Hamilton: An American Musical by Lin-Manuel Miranda Victoria Earl and Sell, Michael Theatres Trust Guide to British Theatres 1750–1950, pp. 145 ISBN 0-7136-5688-3 Ronald Bergan: The Great Theatres of London. An Illustrated Companion. Patricia Dee Berry: Theatrical London. Ray Mander and Joe Mitchenson:'Theatres of London', Theatre Website Theatre history Information about Young England
Greater London is a ceremonial county of England, located within the London region. This region forms the administrative boundaries of London and is organised into 33 local government districts—the 32 London boroughs and the City of London, located within the region but is separate from the county; the Greater London Authority, based in Southwark, is responsible for strategic local government across the region and consists of the Mayor of London and the London Assembly. The City of London Corporation is the principal local authority for the City of London, with a similar role to that of the 32 London borough councils. Administratively, Greater London was first established as a sui generis council area under the Greater London Council between 1963 and 1986; the county of Greater London was created on 1 April 1965 through the London Government Act 1963. The area was re-established as a region in 1994; the Greater London Authority was formed in 2000. The region had a population of 8,174,000 at the 2011 census.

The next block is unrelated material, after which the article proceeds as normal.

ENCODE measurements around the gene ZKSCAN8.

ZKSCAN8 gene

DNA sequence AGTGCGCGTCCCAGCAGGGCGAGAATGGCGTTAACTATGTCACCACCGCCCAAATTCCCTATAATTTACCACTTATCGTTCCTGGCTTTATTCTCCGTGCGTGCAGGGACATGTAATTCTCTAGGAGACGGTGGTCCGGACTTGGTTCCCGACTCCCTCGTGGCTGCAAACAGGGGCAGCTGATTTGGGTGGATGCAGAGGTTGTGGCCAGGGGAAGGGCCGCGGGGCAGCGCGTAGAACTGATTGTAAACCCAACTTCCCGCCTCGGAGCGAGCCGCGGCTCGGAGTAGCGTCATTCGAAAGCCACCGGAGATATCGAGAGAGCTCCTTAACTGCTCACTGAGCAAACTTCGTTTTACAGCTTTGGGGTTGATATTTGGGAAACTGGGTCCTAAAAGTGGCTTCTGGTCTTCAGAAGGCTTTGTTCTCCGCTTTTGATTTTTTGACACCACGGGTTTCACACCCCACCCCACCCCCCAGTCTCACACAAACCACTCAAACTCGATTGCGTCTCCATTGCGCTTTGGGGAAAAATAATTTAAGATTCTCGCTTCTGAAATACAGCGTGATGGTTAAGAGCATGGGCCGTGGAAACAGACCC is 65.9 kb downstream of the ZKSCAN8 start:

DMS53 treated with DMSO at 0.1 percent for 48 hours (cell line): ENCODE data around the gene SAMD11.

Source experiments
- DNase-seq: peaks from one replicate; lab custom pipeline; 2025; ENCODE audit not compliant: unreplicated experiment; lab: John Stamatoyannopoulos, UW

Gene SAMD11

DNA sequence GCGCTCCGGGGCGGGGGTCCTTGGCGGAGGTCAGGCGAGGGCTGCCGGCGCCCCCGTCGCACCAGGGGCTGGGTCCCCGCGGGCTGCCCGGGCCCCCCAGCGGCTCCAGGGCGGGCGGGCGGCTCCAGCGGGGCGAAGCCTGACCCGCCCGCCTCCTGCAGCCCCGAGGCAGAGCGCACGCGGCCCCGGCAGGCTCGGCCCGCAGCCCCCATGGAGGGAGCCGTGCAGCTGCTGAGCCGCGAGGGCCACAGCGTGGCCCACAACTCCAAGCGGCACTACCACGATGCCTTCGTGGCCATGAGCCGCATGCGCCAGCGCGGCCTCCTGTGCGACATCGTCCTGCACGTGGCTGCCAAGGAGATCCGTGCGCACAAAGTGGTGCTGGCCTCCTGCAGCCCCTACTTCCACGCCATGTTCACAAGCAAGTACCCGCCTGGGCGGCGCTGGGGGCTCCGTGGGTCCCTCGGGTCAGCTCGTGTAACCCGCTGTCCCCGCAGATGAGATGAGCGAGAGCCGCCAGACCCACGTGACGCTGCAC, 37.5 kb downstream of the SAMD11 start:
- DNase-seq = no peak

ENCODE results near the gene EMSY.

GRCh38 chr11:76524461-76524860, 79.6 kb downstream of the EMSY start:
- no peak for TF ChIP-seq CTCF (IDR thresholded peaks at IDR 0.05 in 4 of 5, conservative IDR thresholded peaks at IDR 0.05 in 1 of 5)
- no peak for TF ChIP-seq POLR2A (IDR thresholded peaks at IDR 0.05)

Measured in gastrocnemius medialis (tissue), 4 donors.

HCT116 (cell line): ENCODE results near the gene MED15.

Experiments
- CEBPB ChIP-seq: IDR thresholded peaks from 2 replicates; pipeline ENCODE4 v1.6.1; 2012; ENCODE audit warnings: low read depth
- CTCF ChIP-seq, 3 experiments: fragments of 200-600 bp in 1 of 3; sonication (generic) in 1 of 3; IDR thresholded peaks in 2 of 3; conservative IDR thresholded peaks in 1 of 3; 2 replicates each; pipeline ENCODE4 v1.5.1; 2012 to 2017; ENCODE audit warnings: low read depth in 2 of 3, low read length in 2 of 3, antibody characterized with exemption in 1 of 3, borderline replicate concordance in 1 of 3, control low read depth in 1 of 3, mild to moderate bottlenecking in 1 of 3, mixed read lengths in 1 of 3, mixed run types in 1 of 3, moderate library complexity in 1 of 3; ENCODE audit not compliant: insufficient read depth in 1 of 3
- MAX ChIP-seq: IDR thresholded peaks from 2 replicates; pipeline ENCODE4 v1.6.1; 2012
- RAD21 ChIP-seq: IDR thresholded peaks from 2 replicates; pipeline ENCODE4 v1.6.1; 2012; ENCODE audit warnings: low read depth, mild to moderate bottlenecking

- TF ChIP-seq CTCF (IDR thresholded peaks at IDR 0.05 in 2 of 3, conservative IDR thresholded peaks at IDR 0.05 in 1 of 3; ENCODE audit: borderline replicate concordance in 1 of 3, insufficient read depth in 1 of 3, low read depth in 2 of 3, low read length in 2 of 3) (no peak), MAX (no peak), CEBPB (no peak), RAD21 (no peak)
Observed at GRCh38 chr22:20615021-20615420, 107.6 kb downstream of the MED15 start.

The Greater London Built-up Area is used in some national statistics and is a measure of the continuous urban area and includes areas outside the administrative region. The term Greater London has been and still is used to describe different areas in governance, statistics and common parlance. In terms of ceremonial counties, London is divided into the small City of London and the much wider Greater London; this arrangement has come about because as the area of London grew and absorbed neighbouring settlements, a series of administrative reforms did not amalgamate the City of London with the surrounding metropolitan area, its unique political structure was retained. Outside the limited boundaries of the City, a variety of arrangements has governed the wider area since 1855, culminating in the creation of the Greater London administrative area in 1965; the term Greater London was used well before 1965 to refer to the Metropolitan Police District, the area of the Metropolitan Water Board, the London Passenger Transport Area and the area defined by the Registrar General as the Greater London Conurbation.
The Greater London Arterial Road Programme was devised between 1913 and 1916. One of the larger early forms was the Greater London Planning Region, devised in 1927, which occupied 1,856 square miles and included 9 million people. Although the London County Council was created covering the County of London in 1889, the county did not cover all the built-up area West Ham and East Ham, many of the LCC housing projects, including the vast Becontree Estates, were outside its boundaries; the LCC pressed for an alteration in its boundaries soon after the end of the First World War, noting that within the Metropolitan and City Police Districts there were 122 housing authorities. A Royal Commission on London Government was set up to consider the issue; the LCC proposed a vast new area for Greater London, with a boundary somewhere between the Metropolitan Police District and the home counties. Protests were made at the possibility of including Windsor and Eton in the authority; the Commission made its report in 1923.